Available online 19 June 2018
Discriminating the Function(s) of Guard Cell ALMT Channels
Publication date: Available online 21 June 2018
Source:Trends in Plant Science Author(s): David B. Medeiros, Alisdair R. Fernie, Wagner L. Ara
Available online 18 June 2018
Unraveling Interfaces between Energy Metabolism and Cell Cycle in Plants
Publication date: Available online 19 June 2018
Source:Trends in Plant Science Author(s): Jo
Available online 18 June 2018
Mixotrophy in Land Plants: Why To Stay Green?
Publication date: Available online 18 June 2018
Source:Trends in Plant Science Author(s): Jakub T
Available online 15 June 2018
Autophagosome Biogenesis and the Endoplasmic Reticulum: A Plant Perspective
Publication date: Available online 18 June 2018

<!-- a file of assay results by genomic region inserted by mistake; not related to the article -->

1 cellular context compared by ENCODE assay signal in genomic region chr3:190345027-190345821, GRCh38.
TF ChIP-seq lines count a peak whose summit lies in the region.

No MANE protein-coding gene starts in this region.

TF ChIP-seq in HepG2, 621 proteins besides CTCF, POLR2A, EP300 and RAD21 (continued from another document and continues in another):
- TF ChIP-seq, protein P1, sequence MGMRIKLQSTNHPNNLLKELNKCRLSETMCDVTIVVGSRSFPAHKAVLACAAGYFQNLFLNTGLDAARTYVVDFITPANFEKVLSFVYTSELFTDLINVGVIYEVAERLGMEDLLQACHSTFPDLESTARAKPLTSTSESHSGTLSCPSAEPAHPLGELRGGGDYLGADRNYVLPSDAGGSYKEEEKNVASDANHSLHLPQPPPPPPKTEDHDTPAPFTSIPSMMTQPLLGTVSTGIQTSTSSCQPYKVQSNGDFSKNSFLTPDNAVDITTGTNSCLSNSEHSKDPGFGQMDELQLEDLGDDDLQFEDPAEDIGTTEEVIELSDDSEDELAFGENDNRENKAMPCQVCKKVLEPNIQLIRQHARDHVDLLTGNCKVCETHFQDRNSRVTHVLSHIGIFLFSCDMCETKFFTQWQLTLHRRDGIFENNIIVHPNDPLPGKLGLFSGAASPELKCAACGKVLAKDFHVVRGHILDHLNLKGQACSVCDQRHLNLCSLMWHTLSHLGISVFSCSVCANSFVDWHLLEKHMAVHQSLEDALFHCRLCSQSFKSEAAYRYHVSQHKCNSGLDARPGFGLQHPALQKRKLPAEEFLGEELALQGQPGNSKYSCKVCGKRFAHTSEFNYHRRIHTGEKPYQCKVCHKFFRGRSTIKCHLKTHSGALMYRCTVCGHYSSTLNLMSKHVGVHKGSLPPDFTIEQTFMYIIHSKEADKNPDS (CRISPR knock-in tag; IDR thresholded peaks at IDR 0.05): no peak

Source:Trends in Plant Science Author(s): Xiaohong Zhuang, Kin Pan Chung, Mengqian Luo, Liwen Jiang The autophagosome is a double-membrane compartment formed during autophagy that sequesters and delivers cargoes for their degradation or recycling into the vacuole. Analyses of the AuTophaGy-related (ATG) proteins have unveiled dynamic mechanisms for autophagosome biogenesis. Recent advances in plant autophagy research highlight a complex interplay between autophagosome biogenesis and the endoplasmic reticulum (ER): on the one hand ER serves as a membrane source for autophagosome initiation and a signaling platform for autophagy regulation; on the other hand ER turnover is connected to selective autophagy. We provide here an integrated view of ER-based autophagosome biogenesis in plants in comparison with the newest findings in yeast and mammals, with an emphasis on the hierarchy of the core ATG proteins, ATG9 trafficking, and ER-resident regulators in autophagy.